Abstract

An experimental method for determining the presence and the level of systematic distortions in lidar data is considered. The method has been developed on the basis of two years of field experiments with the Fire Sciences Laboratory elastic scanning lidar. The influence of multiplicative and additive distortion components is considered using numerical experiments and is illustrated with experimental data. The examination method is most applicable for short wavelengths at which the atmospheric molecular component in clear atmospheres is large enough to stabilize the Kano–Hamilton multiangle solution, based on the assumption of horizontal atmospheric homogeneity.

© 2007 Optical Society of America

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References

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  1. V. A. Kovalev, "Distortions of the extinction coefficient profile caused by systematic errors in lidar data," Appl. Opt. 43, 3191-3198 (2004).
    [CrossRef] [PubMed]
  2. V. Simeonov, G. Larcheveque, P. Quaglia, H. van den Bergh, and B. Calpini, "Influence of the photomultiplier tube spatial uniformity on lidar signals," Appl. Opt. 38, 5186-5190 (1999).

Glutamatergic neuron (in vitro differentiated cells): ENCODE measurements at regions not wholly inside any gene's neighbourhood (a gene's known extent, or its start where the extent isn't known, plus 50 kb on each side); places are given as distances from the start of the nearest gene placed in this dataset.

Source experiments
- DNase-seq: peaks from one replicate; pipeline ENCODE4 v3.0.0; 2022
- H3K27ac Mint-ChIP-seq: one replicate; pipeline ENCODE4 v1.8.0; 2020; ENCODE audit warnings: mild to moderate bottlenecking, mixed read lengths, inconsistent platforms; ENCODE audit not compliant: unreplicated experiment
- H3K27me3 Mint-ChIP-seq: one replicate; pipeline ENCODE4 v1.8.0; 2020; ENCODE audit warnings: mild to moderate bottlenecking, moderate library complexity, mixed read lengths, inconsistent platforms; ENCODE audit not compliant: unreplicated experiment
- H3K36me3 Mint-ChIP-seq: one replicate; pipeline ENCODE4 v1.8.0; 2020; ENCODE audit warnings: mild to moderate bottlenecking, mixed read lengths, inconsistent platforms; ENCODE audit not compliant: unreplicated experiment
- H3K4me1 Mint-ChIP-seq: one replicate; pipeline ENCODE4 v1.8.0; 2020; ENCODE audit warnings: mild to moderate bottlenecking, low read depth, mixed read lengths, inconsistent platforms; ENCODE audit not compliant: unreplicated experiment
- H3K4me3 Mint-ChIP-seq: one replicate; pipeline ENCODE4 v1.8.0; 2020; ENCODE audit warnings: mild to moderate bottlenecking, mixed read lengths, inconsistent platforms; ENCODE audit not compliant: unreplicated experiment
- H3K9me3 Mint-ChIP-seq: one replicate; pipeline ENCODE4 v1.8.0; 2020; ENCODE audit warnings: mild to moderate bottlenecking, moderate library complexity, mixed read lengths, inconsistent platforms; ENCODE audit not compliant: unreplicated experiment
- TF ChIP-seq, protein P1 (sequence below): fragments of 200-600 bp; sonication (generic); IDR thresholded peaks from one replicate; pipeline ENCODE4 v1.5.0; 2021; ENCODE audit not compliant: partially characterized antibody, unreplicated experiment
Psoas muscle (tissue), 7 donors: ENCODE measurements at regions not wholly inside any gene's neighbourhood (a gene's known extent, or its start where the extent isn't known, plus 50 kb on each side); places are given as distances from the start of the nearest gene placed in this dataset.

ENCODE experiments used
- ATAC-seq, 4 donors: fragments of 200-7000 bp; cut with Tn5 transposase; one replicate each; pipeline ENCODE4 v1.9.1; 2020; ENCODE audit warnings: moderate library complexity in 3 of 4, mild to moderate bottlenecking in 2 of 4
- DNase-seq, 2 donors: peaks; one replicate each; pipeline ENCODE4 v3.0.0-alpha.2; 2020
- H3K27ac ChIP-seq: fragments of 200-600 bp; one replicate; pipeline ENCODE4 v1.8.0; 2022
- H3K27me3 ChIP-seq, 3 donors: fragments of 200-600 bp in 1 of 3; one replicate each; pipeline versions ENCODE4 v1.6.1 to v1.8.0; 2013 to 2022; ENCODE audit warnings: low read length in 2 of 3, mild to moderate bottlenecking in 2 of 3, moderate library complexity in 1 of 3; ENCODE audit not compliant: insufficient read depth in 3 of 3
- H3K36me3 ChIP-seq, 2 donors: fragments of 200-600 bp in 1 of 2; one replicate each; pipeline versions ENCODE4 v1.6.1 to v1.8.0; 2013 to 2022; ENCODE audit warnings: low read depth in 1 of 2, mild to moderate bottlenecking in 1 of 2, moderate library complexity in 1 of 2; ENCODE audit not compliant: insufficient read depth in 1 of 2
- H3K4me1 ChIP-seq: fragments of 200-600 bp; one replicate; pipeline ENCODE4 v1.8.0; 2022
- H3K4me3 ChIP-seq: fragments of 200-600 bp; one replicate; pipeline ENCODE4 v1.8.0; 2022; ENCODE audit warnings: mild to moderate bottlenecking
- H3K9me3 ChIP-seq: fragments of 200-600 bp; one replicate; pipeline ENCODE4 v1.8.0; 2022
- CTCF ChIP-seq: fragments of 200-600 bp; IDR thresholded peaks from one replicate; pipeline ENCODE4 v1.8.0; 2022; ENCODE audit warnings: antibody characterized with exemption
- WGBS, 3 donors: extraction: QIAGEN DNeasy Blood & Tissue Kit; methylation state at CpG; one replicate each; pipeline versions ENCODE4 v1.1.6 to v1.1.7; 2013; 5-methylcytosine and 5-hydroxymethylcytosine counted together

[CrossRef]
  3. R. R. Agishev and A. Comeron, "Spatial filtering efficiency of monostatic biaxial lidar: analysis and applications," Appl. Opt. 41, 7516-7521 (2002).
    [CrossRef]
  4. Y. Sasano, H. Shimizu, N. Takeuchi, and M. Okuda, "Geometrical form factor in the laser radar equation: an experimental determination," Appl. Opt. 18, 3908-3910 (1979).
    [CrossRef] [PubMed]
  5. K. Tomine, C. Hirayama, K. Michimoto, and N. Takeuchi, "Experimental determination of the crossover function in the laser radar equation for days with a light mist," Appl. Opt. 28, 2194-2195 (1989).
    [CrossRef] [PubMed]